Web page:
(Figure 1) is illustrative of our results. Addition of M13REV/M13(-21) 5′ tails onto degenerate primers can increase the product yield well over 10-fold, making otherwise invisible bands visible [c.f., +M tails and -tails for 63fin2F_3R ((Figure 1), upper panel), 44fin2F_3R ((Figure 1), lower panel), and 226fin1F_4R ((Figure 1), lower panel)]. This effect is not specific to M13 sequences, as their substitution with T3/T7 tails yields similar results [c.f., +M tails and +T tails for 63fin2F_3R ((Figure 1), upper panel)]. Part of the 5′ tail effect can be accounted for by the increased length of primers [a correlate of increased melting temperature (Tm)], as evidenced by the approximately 2-fold greater PCR product yield using nondegenerate and perfectly matched gene-specific primers with 5′ tails than without [c.f., +M tails and -tails for 44Lpofin2F_5R ((Figure 1), lower panel)]. However, a comparable comparison of degenerate primers that bind to the exact same region displays a greater than 10-fold difference [c.f., +M tails and -tails for 44fin4F_5R ((Figure 1), lower panel)]. A reasonable, though as yet untested, hypothesis for this additional effect is that 5′ tails enhance amplification through incorporation of degenerate primers of greater mismatch than in the absence of 5′ tails; that is, following the initial PCR cycle, the nondegenerate 5′ tails increase the overall Tm of the bipartite primer in subsequent cycles and thereby allow a more diverse array of mismatched gene-specific primers to amplify.Figure 1.
Increasing the overall primer concentration (with or without 5′ tails) might be another means of increasing PCR product yield. Indeed, a 3.9-fold increase in primer concentration does result in an approximate 2-fold increase in product yield when using primers with 5′ tails [c.f., +M tails and +M tails (3.9×) ((Figure 1), middle panel)], although any increase with primers lacking 5′ tails remains below the limit of detection [c.f., -tails and -tails (3.9×) ((Figure 1), middle panel)]. This illustrates that adding 5′ tails is likely to be a more effective means of increasing product yield than simply increasing primer concentration. Finally, the 5′ tail effect is likely to be specific to the PCR, since the use of dT12–18 as a primer in the reverse transcription reaction (rather than the usual gene-specific degenerate primer) does not dampen the differential amplification during the subsequent PCR phase [c.f., dT/+M tails and dT/-tails ((Figure 1), middle panel)].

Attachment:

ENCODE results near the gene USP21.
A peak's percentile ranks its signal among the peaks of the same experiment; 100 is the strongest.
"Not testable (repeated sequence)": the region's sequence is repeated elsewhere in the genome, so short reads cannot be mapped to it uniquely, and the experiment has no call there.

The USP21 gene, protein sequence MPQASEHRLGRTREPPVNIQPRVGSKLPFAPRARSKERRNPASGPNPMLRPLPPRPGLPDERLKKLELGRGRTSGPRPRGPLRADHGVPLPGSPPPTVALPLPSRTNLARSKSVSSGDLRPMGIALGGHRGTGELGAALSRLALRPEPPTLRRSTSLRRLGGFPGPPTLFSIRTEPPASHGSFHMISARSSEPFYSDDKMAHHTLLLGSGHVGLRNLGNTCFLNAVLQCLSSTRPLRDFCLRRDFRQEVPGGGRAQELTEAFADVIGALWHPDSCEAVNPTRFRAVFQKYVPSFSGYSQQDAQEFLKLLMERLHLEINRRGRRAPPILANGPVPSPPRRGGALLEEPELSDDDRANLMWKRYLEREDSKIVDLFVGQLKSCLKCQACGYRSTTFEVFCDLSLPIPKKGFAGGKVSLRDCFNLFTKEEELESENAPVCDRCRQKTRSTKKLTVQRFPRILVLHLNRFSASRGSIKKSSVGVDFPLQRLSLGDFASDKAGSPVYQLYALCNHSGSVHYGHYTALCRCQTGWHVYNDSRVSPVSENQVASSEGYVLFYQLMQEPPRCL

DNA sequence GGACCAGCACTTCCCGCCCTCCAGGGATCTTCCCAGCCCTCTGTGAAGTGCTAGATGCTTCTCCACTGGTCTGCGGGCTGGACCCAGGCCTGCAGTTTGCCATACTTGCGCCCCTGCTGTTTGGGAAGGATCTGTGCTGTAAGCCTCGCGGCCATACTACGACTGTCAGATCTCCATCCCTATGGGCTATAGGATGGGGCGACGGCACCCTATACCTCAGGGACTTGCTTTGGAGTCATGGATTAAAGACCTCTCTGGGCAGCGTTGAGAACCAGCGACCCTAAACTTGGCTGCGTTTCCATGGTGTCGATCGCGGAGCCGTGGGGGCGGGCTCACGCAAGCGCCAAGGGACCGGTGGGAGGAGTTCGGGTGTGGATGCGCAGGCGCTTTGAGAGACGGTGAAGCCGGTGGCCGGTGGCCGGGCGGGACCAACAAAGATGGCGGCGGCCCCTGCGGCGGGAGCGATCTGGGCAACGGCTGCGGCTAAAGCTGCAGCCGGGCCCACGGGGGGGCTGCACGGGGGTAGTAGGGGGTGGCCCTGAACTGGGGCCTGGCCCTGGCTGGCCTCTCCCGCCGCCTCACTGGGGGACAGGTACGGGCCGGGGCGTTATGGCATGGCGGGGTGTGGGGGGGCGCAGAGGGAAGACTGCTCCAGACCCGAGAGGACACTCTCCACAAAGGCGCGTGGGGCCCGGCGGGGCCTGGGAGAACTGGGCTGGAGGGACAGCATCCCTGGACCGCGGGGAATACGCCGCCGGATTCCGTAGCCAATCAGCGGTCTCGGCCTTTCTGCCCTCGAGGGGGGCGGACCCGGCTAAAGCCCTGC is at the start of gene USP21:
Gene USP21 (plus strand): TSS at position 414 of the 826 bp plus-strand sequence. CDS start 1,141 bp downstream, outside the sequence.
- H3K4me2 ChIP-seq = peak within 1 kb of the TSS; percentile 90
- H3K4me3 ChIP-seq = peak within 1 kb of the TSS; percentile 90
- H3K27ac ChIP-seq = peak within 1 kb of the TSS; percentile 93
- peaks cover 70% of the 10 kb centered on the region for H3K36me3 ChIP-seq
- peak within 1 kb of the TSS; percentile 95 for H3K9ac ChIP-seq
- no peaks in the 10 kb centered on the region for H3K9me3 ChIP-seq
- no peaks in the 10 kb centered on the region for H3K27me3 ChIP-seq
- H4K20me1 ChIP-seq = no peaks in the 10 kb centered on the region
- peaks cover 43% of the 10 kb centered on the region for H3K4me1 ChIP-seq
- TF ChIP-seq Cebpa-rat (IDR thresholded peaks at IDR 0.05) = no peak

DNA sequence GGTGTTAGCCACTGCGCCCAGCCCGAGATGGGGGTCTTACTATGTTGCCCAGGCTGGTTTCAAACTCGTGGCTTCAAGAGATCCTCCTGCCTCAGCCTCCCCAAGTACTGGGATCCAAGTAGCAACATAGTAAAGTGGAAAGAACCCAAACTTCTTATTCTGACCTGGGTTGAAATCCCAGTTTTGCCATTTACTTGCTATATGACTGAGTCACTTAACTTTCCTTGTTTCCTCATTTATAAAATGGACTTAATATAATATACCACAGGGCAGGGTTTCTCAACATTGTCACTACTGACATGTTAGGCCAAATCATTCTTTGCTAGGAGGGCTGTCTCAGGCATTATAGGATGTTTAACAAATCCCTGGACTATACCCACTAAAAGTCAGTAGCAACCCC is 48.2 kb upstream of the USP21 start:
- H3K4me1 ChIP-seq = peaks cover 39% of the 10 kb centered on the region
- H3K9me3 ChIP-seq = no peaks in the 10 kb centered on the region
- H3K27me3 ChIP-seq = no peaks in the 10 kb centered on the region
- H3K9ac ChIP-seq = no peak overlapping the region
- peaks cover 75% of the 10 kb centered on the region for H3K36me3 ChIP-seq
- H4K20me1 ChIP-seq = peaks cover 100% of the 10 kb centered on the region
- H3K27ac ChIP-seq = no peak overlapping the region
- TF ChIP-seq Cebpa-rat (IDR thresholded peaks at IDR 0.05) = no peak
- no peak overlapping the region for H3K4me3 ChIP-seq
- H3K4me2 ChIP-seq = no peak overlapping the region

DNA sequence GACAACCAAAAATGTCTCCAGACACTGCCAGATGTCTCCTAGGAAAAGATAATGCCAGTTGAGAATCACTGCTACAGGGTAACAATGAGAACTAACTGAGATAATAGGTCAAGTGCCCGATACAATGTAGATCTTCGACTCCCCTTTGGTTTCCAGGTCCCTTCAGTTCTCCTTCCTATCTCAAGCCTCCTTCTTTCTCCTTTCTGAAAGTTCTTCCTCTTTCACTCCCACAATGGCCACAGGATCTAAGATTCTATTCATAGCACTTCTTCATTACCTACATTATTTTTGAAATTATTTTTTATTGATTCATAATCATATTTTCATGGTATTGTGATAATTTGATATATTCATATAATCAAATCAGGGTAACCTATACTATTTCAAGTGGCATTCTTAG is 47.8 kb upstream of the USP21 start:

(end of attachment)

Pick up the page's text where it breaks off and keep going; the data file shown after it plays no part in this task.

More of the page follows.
Although this report illustrates the 5′ tail effect with four degenerate primer pairs, we have performed equivalent direct comparisons between ± 5′ tails for 49 primer pairs total, representing 25 genes. Thirty-seven of the 49 primer pairs with 5′ tails amplified appropriately sized visible bands for a larger fraction of the six test taxa (see (Figure 1) legend) than the same primers without 5′ tails. For 11 primer pairs, the same number of taxa were amplified. Only one primer pair amplified more taxa without 5′ tails. Averaged across all taxa, primers with 5′ tails amplified 50% more specific bands than the same primers without tails. Furthermore, in most cases, the intensity and purity of the PCR products were greater with 5′ tails than without. We conclude that the addition of nondegenerate, nonhomologous 5′ tails to degenerate gene-specific primers is a useful tool for improving the yield of PCR products and has the added benefit of allowing for convenient direct sequencing.
We thank Austen Ganley and Cliff Cunningham for performing the gene alignments used in defining primers, Jeffrey Shultz and Diane Nelson for specimens, and David O’Brochta and Vikram Vakharia for helpful comments. This research was supported by the National Science Foundation (award no. DEB-0120635).
The authors declare no competing interests.